Increased customer demand for logistics labor, combined with rising worker expectations around training and career opportunities, has led Prologis, Inc. (NYSE: PLD) to expand its logistics training program to six major logistics hubs, with plans to add programs in nine additional national markets by the end of 2021.Speaking on Nareit’s REIT Report, Steven Hussain, vice president of workforce programs and community relations at Prologis, explained that the REIT’s Community Workforce Initiative (CWI) training program launched in 2018 in response to conversations with Prologis’ largest customers that identified labor and talent as their number one pain point. At the same time, Prologis’ community partners were looking for “on ramps” to well-paid jobs for individuals they served.Since then, the labor market has become even more challenging, Hussain explained. “It’s incredibly competitive and incredibly challenging to recruit right now and worker concerns around COVID-19 persist and safety is top of mind. At the same time, worker expectations around ongoing education, training, and career paths are also rising, so there’s a lot that customers and employers are having to do to adjust to this new reality,” he said.
Farmland Real Estate Offers “Great Hedge” in Balanced Portfolios: Green Street
Farmland real estate is one of the nation’s largest commercial real estate sectors and its low risk and volatility profile makes it a “great hedge” within a balanced portfolio, says Pierre Rigaud, vice president, advisory and consulting, at Green Street.Speaking on the REIT Report, Rigaud noted that the farmland real estate sector is valued at $2-3 trillion. Institutional ownership in the sector is only about 1%, compared with 5-15% in most other real estate sectors. The two key crops in the sector are row crops and permanent crops, with row crops having a lower risk profile than permanent crops.Rigaud said farmland real estate and how it compares to other asset classes is not well understood by investors at this time. Some of the key attributes of farmland real estate include its lower obsolescence risk, lower fungibility risk, and lower capex burden.Population growth has outpaced the supply of arable land, Rigaud noted, resulting in land appreciation. As a result, “U.S. farmland has had a very strong track record of delivering relatively attractive returns over long holding periods.”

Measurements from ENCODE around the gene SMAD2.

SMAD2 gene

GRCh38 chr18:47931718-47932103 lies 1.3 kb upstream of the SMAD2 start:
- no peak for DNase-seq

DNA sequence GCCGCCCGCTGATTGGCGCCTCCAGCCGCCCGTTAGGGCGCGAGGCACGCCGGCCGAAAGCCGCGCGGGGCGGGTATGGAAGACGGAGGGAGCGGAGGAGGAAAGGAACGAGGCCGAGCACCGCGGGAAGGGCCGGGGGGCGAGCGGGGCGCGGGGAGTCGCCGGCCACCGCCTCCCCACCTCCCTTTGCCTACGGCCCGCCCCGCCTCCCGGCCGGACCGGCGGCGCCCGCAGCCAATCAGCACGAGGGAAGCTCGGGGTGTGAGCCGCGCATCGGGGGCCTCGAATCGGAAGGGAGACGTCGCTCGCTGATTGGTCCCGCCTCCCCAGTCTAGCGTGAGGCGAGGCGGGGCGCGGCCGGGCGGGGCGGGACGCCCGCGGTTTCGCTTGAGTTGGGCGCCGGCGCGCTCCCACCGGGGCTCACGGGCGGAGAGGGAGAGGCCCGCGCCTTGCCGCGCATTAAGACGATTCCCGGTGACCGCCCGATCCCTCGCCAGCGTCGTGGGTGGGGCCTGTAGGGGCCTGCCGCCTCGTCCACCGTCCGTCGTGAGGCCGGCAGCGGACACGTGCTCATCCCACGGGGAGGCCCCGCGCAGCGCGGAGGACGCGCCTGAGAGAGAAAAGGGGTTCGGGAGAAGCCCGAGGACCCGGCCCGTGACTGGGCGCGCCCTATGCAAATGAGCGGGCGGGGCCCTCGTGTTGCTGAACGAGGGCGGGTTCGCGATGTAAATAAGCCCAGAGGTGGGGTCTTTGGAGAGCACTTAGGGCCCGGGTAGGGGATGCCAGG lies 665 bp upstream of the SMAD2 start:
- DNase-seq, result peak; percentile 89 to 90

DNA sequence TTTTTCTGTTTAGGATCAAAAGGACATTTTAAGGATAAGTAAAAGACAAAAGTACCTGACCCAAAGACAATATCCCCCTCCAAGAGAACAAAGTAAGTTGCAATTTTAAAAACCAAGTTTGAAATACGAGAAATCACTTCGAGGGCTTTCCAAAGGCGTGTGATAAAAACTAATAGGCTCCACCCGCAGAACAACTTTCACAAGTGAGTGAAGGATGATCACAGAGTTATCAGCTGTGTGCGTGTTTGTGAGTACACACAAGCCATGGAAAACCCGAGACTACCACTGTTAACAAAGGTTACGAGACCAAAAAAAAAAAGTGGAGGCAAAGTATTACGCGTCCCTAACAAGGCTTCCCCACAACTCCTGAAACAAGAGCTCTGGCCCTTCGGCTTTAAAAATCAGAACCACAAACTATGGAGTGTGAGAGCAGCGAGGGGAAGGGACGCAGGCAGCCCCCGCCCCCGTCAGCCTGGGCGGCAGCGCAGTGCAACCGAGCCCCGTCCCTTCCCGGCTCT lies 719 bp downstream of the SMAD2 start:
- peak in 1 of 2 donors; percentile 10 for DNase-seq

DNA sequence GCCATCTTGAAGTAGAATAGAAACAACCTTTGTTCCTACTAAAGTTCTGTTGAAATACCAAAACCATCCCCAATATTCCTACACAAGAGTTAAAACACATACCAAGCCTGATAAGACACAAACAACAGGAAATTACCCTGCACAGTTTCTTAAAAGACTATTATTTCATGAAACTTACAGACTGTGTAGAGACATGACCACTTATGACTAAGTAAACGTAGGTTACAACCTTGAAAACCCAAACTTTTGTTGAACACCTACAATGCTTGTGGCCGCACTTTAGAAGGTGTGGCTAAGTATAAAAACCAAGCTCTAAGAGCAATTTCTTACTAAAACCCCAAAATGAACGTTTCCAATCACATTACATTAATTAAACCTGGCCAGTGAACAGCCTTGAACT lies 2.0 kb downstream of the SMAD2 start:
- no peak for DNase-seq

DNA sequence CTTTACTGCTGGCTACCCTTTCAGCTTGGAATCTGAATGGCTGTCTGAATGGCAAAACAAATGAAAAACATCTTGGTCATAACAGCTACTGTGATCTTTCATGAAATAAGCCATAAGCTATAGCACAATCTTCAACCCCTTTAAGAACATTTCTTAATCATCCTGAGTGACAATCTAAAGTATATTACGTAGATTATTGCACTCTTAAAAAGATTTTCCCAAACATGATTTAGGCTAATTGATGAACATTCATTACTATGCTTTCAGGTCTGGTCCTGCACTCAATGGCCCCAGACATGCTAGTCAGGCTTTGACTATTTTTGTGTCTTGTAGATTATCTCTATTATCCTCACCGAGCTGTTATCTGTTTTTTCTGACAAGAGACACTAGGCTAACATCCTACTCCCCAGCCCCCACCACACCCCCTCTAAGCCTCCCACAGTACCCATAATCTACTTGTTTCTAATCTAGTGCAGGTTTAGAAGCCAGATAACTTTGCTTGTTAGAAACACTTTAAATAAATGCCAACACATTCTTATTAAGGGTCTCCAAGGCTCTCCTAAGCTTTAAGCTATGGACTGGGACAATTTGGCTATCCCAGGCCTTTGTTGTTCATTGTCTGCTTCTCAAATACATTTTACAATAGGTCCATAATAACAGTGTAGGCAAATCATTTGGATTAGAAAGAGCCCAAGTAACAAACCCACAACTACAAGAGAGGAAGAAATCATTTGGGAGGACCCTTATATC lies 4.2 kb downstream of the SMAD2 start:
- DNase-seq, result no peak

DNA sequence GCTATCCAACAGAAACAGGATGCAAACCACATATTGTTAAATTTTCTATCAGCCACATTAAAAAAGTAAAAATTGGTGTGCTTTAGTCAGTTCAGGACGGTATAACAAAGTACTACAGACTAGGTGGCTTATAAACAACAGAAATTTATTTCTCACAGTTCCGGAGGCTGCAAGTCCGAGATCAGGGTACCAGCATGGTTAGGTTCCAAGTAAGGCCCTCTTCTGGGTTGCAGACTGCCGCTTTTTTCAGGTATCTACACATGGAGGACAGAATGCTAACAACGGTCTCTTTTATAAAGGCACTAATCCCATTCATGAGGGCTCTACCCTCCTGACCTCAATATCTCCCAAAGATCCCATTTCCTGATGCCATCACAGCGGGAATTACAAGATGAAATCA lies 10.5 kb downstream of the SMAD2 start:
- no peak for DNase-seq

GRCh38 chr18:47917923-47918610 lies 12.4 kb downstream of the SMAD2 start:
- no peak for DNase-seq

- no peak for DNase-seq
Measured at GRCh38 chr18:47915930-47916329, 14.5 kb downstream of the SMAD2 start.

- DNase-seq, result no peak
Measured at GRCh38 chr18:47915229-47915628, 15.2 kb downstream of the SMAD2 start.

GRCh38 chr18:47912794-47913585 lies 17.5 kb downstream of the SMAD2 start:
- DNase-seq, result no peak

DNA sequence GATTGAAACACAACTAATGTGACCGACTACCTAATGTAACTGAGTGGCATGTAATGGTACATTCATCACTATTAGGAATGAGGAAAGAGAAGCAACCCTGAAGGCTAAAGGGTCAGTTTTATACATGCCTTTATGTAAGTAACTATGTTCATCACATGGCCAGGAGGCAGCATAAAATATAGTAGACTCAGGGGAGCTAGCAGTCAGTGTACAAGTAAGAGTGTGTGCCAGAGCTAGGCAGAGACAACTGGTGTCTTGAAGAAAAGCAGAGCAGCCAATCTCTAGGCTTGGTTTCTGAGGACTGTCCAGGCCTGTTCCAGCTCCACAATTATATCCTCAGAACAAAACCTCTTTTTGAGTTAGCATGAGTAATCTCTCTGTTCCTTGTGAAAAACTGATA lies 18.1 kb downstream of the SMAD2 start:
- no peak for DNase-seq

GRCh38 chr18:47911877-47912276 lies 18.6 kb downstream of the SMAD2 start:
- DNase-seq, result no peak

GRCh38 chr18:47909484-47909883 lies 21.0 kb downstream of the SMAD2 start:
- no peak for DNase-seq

Real Estate Fundamentals, Supported by GDP and Job Growth, Look “Very Favorable”: Portfolio Manager
The landscape for real estate fundamentals looks “very favorable” going forward, supported by GDP and employment growth, according to Lowell Bolken, portfolio manager of the Securian AM Real Asset Income Fund and Real Estate Securities Fund.“We think employment will be strong as job openings are still above the actual unemployed population right now,” Bolken told Nareit’s REIT Report.He noted that in terms of REIT valuations, it’s a mixed picture. However, “we're very confident where the economy is going in terms of real estate and other sectors…growth is still in the offing.”Bolken, meanwhile, noted that while inflation might not last longer term, “it's less than transitory.” As a result, Securian is positioning itself for short term inflation by focusing on assets with shorter term leases such as apartments, self-storage, and hotels, while de-emphasizing the net lease sector.